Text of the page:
How a 1.8 Mile Hike Became an 8.1 Mile Hike


Seventeenth in a series

August 30, St. Blasien, Germany — After the taxi accident of the prior day, we exited the Zurich airport in our rental car with extreme caution.

Google Maps sent us via a more direct route than I had planned to St. Blasien, a small town in Germany’s Schwarzwald that’s famous for its cathedral with an enormous copper dome. For a little over an hour, we drove north through verdant fields, past red-roofed villages with spindle-spired churches. At some point we crossed into Germany.


Besides the dome, St. Blasien’s main attraction is its location on the Schluchtensteig, a major hiking trail system that winds through the southern Black Forest for hundreds of kilometers. In advance, I’d acquired a “wanderkarte,” a map of the trail, and thought we might at least do the easy hike up to Lehenkopf, a low peak (at an elevation of 1,039 meters) with a viewing tower on top. (Hiking maps are also available at the tourist information office.)

We arrived in town to the sound of chain saws. Many chain saws. When we at last found the tourism office to ask about the trail head, a poster solved the mystery: St. Blasien is the host of a multi-week “Bildhauersymposium” that attracts wood sculptors from all over the world. At dozens of points throughout town, artists were shaping giant chunks of light colored wood into artworks, sketches of which they posted along with their bios. Based on the number of permanent wood sculptures throughout the town, St. Blasien is a center of woodworking.

At the trailhead (through an underpass behind the school that is attached to the Cathedral), we studied a post with signs pointing in five directions and tried to line the arrows up with the trails that fanned out from this point.


The sign with the icon for the Schluchtensteig seemed to point left. Almost immediately, we lost the small blue/green/red icon the tourist office had told us was so easily followed; instead, we saw yellow diamond trail signs. The trail stayed at the same elevation, with forest on one side and noisy warehouses on the other: not my idea of a nature hike. When we encountered another hiker, I pointed at Lehenkopf on my trail map. “I came from there,” he said in English. Then he spoke rapidly in German, making an upward zig zagging motion. His expression implied “good frigging luck.”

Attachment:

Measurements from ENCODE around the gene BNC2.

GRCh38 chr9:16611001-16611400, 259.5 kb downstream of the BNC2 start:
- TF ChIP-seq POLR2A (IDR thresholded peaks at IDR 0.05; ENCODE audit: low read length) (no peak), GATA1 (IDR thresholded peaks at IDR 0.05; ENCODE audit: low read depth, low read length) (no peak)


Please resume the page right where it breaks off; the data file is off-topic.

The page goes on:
We knew we needed to go up, so we took a trail that led to the right and toward what I assumed was the peak. Instead of a neat gravel track, the path was rocky and overgrown. No trail signs. Eventually we came to an intersection and saw another yellow diamond, with a sign that named one of the mountain huts identified on the map. A ha! We thought we knew where we were, and swung right, back in the direction of St. Blasien. Minutes later we came to another sign with the name of the same mountain hut… pointing back in the direction we’d just come from. What the heck?

Making a guess, we headed right and soon encountered a sign pointing upward to Lehenkopf. “Let’s go for fifteen minutes,” I told Todd. “If I keep going, tell me it’s time to turn back.”

Fifteen minutes, then twenty. He didn’t stop me. After five minutes more we saw the promised viewing tower above us on the ridge and were rewarded with a stunning 360 degree view. Back down we went.

The sign at the top promised 2.5 kilometers to St. Blasien. About a half kilometer later, another sign said 3.5 kilometers to St. Blasien. We tracked the mileage at about 2 miles. And that is how our planned 1.8 mile hike turned into an 8.1 mile hike.

Back in town, all the restaurants save one had closed at 2 p.m. I had expected that might be the case based on some research I’d done. But we found Cafe Ell, which began operation in 1903. It was easy to see why it’s lasted, with delectable breads, pastries, and light lunch fare. Todd ordered a überbackene baguette (sandwich) with schinken (ham) and kase (cheese), and I had thunfisch with tomato and cheese. Plus a Rothaus Pils beer, crafted in the Black Forest.

…And then it was on to France. Two hours later, when we took a wrong turn outside Colmar, we were surprised to see a giant Statue of Liberty identical to the one on Ellis Island. We later learned that Auguste Frederic Bartholdi, sculptor of the U.S. icon, was from Colmar.


“How do I find Sipp Mack,” I’d asked my friend Laura via Facebook Messenger.

“If you can find your way around Davis, you’ll find Sipp Mack,” she replied.

Hunawihr is tiny. Starting at the bottom of town, we drove uphill for six blocks or so and then saw the “Cave de Sipp Mack” sign. A half hour later, we were settled in our guest apartment and greeted by Laura and her husband.

Laura and Sipp Mack!

Laura and Sipp Mack!

How wonderful to find a bottle of Sipp-Mack Crèmant nice and cold in our refrigerator! I knew the Sipps had been making wine for generations. I didn’t now how MANY generations: ten, with the entry of Jacques and Laura’s daughter into the business. The family business since 1698.

Sipp-Mack Guest House (part of Gites de France)

(Five guest houses comfortable for two to five people)

Next: Battlegrounds and Vineyards

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